Leaving her mark through her work

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Courtesy photo Helen Maya Cerda is pictured here in a recent photo.

Helen Cerda leaves a legacy of family, friends, creativity

Even though she spent most of her life in Mexico, Helen Maya kept her hometown of Avalon close to her heart and the relationships she established on the island, dear to her. She was born on Catalina in 1927 and graduated from Avalon High School in 1946. She would marry and leave the island about nine years after graduating, moving to Long Beach with her husband, Francisco Cerda.

The couple would eventually relocate to Guadalajara, Mexico, where she would live until her passing on August 31, 2022. It was there that she used her talent for embroidery to create hand-embroider clothing and sell them door-to-door to make extra money. They sold well enough for her to eventually set up a clothing shop in 1967 that not only helped support her family, but eventually brought her quite a bit of fame.

Back in the ‘50s Guadalajara was a popular celebrity retreat, particularly for those based on the east coast who were looking to get away from the cold winters. Her line of clothes became popular with some of them and despite it being well before social media, her business essentially blew up.

“She was very successful with her line of clothing,” her son David Maya said.

She became close friends with Bing Crosby and according to David, she was even commissioned to make a custom blouse for Lady Diana, later in her career. Much of her work is still being re-sold online at sites like eBay, esty and Poshmark under the name Helen Cerda.

Helen Maya Cerda was still living in Guadalajara when she passed away on August 31, but she held on to her connection to Catalina. Just a few months ago, David and his wife visited Catalina and when he visited Lolo Saldana at his shop, David set up a Facetime conversation between the two and they were able to catch up. And she always made time for islanders who visited Mexico.

Lolo’s younger brother Sylvester traveled to Mexico with an Army buddy in 1970 and despite the fact that he was much younger than her, Helen knew exactly who he was. She had been classmates and friends with Sylvester’s older sister Isabelle. Sylvester said that when he and his friend paid her a visit, she insisted they check out of their hotel and stay at her home.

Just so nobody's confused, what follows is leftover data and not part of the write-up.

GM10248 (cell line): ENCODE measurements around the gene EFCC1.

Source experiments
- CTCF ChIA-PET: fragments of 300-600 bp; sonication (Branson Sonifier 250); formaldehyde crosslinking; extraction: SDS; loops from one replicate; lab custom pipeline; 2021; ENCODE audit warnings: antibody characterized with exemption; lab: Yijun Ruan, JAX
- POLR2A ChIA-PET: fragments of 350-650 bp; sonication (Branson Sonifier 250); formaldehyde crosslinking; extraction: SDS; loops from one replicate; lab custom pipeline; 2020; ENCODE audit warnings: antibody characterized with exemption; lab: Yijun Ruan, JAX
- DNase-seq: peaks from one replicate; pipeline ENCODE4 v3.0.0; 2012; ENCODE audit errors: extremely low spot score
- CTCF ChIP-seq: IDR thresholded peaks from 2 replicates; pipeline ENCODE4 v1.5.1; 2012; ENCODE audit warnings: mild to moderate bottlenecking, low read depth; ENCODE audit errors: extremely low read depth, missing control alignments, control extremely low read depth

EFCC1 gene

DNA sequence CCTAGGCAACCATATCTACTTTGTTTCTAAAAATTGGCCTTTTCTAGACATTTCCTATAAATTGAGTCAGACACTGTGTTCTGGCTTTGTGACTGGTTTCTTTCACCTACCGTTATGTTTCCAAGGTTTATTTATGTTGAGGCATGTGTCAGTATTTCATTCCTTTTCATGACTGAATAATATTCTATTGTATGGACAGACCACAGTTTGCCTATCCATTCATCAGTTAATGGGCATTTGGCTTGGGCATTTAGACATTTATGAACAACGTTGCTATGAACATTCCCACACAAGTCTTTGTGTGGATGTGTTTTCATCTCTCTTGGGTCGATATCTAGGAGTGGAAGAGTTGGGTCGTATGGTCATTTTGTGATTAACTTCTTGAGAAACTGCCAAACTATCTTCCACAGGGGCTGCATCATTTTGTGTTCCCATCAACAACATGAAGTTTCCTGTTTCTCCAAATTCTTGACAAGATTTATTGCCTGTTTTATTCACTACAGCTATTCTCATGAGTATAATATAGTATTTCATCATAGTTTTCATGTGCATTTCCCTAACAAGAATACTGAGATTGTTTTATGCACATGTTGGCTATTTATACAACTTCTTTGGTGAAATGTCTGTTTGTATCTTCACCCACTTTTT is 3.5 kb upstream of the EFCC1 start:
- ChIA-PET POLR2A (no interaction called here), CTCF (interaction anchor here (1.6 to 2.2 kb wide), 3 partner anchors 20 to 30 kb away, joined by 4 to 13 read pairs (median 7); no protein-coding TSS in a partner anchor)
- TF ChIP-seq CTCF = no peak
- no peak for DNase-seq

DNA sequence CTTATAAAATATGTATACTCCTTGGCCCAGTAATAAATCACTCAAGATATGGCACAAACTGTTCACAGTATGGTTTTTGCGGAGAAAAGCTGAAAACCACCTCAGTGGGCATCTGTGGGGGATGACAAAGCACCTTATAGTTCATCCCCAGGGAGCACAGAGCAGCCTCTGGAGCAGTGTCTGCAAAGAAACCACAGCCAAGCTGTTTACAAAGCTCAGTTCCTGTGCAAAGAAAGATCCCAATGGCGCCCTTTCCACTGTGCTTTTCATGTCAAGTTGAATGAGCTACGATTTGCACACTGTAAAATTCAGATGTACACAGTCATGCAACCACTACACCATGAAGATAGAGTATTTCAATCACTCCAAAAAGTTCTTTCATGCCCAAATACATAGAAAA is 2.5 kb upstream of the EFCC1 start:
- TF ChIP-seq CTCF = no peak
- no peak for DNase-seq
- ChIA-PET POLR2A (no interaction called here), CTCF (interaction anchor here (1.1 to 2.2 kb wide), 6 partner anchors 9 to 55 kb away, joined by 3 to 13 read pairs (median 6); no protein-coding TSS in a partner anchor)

“She was such a wonderful lady,” Sylvester said.

Her business was at the height of its success, so she was working in the store every day, but Sylvester said she would make he and his friend breakfast in the morning and they would eat together before she went off to work and they would go about their touring of the city.

Sylvester said that during his visit he got the impression that she had a lot of friends. And in her youth on Catalina David said that was what he thought, based on stories he’d heard. She worked several jobs, in the saltwater taffy shop, selling tickets to the glass-bottom boat tour and as a checker at the grocery store, then a Safeway.

David said he’d heard stories about her line always being the longest because people were willing to wait for her, so they could chat with Helen for a few minutes. According to David, she also babysat for members of the Wrigley family when they visited the island.

Even today, clothing items of her creation are still available on line. A web search of Helen Cerda embroidered clothing brings up multiple listings for vintage clothing. She and her husband Frank would have six children; Lucia, Cristina, Francisco, Victoria, Carlos and David. Lucia Maya, born in 1953, when the young family was still on Catalina, is currently a well-known artist in Guadalajara, specializing in painting.

From her youth on Catalina, to her life in Guadalajara, Helen Maya Cerda leaves a legacy of artistry, family and friends who stretch from Mexico to Catalina and popularity for her work that still resonates around the world wide web.

Leaving her mark through her work